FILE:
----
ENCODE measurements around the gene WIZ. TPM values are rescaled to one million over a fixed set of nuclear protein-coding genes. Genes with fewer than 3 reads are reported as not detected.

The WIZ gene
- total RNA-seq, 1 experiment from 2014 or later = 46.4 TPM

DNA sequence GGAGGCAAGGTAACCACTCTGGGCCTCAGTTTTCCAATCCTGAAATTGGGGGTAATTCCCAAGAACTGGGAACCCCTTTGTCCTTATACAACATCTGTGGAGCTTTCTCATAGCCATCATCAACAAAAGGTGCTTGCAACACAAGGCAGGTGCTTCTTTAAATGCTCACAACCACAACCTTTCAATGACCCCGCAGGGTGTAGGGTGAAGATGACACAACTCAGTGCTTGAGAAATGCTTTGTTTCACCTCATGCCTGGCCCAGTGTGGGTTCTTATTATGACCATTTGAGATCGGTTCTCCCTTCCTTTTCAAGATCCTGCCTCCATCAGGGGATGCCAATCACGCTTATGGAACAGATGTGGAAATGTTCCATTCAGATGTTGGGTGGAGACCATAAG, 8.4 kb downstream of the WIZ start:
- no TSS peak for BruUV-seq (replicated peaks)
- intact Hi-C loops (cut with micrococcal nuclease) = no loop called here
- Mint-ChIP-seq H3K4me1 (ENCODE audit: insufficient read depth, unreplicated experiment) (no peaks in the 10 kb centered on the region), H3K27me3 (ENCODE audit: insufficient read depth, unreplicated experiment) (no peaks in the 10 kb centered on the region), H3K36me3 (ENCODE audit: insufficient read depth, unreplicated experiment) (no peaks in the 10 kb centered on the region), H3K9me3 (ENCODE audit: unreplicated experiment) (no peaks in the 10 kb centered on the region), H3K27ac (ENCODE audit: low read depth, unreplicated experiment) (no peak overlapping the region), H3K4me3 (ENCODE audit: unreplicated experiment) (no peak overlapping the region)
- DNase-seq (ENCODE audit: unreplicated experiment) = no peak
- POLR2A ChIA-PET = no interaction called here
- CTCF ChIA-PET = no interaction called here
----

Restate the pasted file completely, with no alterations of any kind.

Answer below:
ENCODE measurements around the gene WIZ. TPM values are rescaled to one million over a fixed set of nuclear protein-coding genes. Genes with fewer than 3 reads are reported as not detected.

The WIZ gene
- total RNA-seq, 1 experiment from 2014 or later = 46.4 TPM

DNA sequence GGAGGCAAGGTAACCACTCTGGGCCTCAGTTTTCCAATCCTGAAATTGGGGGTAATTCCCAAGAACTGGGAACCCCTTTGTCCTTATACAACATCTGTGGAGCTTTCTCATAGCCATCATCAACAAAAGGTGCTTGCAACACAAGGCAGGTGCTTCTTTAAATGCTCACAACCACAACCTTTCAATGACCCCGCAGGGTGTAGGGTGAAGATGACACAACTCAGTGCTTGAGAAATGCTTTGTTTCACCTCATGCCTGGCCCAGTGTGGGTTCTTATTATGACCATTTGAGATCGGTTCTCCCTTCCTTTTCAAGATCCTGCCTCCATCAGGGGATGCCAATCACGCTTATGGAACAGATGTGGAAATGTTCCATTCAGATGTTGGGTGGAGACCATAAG, 8.4 kb downstream of the WIZ start:
- no TSS peak for BruUV-seq (replicated peaks)
- intact Hi-C loops (cut with micrococcal nuclease) = no loop called here
- Mint-ChIP-seq H3K4me1 (ENCODE audit: insufficient read depth, unreplicated experiment) (no peaks in the 10 kb centered on the region), H3K27me3 (ENCODE audit: insufficient read depth, unreplicated experiment) (no peaks in the 10 kb centered on the region), H3K36me3 (ENCODE audit: insufficient read depth, unreplicated experiment) (no peaks in the 10 kb centered on the region), H3K9me3 (ENCODE audit: unreplicated experiment) (no peaks in the 10 kb centered on the region), H3K27ac (ENCODE audit: low read depth, unreplicated experiment) (no peak overlapping the region), H3K4me3 (ENCODE audit: unreplicated experiment) (no peak overlapping the region)
- DNase-seq (ENCODE audit: unreplicated experiment) = no peak
- POLR2A ChIA-PET = no interaction called here
- CTCF ChIA-PET = no interaction called here